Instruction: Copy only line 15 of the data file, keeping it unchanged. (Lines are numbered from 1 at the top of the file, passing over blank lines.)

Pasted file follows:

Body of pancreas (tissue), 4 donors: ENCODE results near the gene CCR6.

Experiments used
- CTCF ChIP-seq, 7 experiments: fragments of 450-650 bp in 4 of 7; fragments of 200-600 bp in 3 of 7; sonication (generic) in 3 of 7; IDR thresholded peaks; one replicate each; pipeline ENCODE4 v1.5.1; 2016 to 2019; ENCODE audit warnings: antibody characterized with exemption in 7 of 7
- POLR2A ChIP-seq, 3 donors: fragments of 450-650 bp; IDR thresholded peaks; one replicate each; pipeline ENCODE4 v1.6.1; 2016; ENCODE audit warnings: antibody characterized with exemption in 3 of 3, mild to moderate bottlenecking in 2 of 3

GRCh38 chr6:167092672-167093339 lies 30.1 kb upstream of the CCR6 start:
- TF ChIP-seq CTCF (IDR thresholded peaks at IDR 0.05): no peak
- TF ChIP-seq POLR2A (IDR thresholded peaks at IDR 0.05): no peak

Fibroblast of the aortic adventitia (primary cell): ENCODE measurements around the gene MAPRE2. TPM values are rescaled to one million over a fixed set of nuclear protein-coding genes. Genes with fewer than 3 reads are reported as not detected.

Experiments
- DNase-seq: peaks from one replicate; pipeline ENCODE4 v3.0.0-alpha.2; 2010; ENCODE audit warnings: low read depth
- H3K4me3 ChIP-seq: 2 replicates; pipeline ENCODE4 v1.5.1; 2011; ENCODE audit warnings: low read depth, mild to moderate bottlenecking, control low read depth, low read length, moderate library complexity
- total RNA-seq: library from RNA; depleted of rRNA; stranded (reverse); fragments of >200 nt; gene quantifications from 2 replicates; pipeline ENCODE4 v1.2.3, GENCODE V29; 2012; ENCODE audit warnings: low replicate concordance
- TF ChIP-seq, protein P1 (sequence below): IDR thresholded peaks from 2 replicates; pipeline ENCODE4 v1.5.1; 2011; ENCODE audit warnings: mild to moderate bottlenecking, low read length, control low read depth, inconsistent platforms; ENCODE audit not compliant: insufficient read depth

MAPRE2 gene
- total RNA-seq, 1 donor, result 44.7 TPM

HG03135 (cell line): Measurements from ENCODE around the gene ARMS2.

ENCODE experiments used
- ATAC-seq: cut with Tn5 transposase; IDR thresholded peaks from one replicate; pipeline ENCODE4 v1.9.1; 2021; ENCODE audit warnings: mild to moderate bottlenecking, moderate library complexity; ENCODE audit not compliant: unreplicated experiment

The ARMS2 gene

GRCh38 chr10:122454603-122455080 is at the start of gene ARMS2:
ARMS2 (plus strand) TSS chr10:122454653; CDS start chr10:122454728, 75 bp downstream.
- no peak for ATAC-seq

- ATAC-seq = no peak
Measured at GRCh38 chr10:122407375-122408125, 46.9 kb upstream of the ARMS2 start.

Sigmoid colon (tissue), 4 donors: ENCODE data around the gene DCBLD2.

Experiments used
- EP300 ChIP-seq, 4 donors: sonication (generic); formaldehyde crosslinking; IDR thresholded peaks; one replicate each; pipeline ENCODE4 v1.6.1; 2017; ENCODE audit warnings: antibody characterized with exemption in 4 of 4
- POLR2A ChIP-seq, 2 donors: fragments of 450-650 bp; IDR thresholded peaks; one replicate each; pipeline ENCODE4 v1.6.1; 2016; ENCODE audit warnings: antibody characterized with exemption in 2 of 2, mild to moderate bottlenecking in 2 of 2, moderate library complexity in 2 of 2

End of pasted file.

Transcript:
- total RNA-seq, 1 donor, result 44.7 TPM